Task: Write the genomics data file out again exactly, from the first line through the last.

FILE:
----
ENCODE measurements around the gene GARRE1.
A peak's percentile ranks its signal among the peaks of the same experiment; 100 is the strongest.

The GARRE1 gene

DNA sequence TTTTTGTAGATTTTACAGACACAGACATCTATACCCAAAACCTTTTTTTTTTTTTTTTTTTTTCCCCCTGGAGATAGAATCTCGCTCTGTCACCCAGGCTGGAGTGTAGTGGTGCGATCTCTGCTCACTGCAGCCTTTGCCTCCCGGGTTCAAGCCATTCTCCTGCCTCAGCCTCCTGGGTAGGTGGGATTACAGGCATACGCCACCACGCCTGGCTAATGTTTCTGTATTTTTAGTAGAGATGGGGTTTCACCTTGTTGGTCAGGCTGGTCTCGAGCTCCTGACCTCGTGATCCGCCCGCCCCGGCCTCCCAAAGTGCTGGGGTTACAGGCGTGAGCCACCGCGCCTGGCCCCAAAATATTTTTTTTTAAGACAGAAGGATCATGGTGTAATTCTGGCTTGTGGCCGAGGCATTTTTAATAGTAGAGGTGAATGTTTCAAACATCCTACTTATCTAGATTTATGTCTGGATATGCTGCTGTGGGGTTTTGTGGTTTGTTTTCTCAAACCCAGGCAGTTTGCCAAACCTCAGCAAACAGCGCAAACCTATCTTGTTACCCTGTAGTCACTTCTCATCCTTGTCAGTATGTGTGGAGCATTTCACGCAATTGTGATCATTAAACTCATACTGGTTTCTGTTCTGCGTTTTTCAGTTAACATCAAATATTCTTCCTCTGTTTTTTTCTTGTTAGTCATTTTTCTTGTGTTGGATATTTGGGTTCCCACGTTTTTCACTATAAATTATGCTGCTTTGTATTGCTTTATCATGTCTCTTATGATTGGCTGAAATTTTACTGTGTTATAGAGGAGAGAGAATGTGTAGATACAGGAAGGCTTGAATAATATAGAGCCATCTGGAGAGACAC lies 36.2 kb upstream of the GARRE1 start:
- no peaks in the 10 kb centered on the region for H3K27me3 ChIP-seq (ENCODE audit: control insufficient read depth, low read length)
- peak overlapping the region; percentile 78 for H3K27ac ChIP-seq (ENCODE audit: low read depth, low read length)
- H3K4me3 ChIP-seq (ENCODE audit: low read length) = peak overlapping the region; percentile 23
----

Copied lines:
ENCODE measurements around the gene GARRE1.
A peak's percentile ranks its signal among the peaks of the same experiment; 100 is the strongest.

The GARRE1 gene

DNA sequence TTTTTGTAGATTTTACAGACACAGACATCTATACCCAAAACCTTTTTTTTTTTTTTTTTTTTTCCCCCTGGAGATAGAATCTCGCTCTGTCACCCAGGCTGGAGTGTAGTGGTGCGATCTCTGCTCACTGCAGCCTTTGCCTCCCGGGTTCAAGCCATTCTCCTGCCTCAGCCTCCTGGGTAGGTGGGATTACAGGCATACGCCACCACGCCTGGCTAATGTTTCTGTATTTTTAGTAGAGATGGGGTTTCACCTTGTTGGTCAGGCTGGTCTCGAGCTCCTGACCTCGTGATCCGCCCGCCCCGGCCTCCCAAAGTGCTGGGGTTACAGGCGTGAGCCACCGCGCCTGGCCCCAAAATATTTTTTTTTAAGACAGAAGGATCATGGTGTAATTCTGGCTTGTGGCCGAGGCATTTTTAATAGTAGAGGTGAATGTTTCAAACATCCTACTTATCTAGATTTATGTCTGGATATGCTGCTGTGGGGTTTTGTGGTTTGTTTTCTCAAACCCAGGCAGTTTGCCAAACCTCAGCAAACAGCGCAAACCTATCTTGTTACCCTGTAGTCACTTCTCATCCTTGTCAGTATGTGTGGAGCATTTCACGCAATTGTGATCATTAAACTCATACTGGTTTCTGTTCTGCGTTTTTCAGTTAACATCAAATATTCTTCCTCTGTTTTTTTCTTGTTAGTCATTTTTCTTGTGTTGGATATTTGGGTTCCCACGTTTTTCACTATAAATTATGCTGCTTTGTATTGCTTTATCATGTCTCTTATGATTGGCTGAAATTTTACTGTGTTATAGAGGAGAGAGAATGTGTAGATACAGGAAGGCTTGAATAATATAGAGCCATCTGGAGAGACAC lies 36.2 kb upstream of the GARRE1 start:
- no peaks in the 10 kb centered on the region for H3K27me3 ChIP-seq (ENCODE audit: control insufficient read depth, low read length)
- peak overlapping the region; percentile 78 for H3K27ac ChIP-seq (ENCODE audit: low read depth, low read length)
- H3K4me3 ChIP-seq (ENCODE audit: low read length) = peak overlapping the region; percentile 23